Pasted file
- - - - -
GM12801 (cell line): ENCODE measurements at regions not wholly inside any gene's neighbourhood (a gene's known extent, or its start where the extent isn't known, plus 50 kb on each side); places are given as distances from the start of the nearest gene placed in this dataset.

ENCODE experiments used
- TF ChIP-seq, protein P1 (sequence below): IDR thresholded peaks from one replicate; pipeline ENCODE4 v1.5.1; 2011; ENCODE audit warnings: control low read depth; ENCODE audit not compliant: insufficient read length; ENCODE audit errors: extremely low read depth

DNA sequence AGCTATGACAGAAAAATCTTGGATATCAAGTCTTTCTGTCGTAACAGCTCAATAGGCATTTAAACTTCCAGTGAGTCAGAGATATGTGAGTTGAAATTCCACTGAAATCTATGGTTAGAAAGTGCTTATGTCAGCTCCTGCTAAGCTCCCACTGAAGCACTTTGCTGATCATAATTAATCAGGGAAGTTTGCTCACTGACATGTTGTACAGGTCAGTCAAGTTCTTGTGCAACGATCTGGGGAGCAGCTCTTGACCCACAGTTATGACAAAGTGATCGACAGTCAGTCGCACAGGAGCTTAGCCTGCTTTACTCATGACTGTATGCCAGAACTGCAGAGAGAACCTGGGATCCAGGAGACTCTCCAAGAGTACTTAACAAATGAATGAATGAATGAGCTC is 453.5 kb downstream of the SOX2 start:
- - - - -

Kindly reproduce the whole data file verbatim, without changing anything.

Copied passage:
GM12801 (cell line): ENCODE measurements at regions not wholly inside any gene's neighbourhood (a gene's known extent, or its start where the extent isn't known, plus 50 kb on each side); places are given as distances from the start of the nearest gene placed in this dataset.

ENCODE experiments used
- TF ChIP-seq, protein P1 (sequence below): IDR thresholded peaks from one replicate; pipeline ENCODE4 v1.5.1; 2011; ENCODE audit warnings: control low read depth; ENCODE audit not compliant: insufficient read length; ENCODE audit errors: extremely low read depth

DNA sequence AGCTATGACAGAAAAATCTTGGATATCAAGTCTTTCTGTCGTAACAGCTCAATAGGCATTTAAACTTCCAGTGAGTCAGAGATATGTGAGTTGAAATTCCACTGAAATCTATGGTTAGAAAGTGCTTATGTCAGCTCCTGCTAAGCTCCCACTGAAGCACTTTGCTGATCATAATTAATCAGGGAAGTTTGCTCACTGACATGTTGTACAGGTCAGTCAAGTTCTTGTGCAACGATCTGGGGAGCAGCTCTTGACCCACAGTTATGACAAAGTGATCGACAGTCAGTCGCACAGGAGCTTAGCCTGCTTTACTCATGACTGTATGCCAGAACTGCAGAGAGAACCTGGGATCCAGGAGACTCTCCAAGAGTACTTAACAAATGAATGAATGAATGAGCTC is 453.5 kb downstream of the SOX2 start: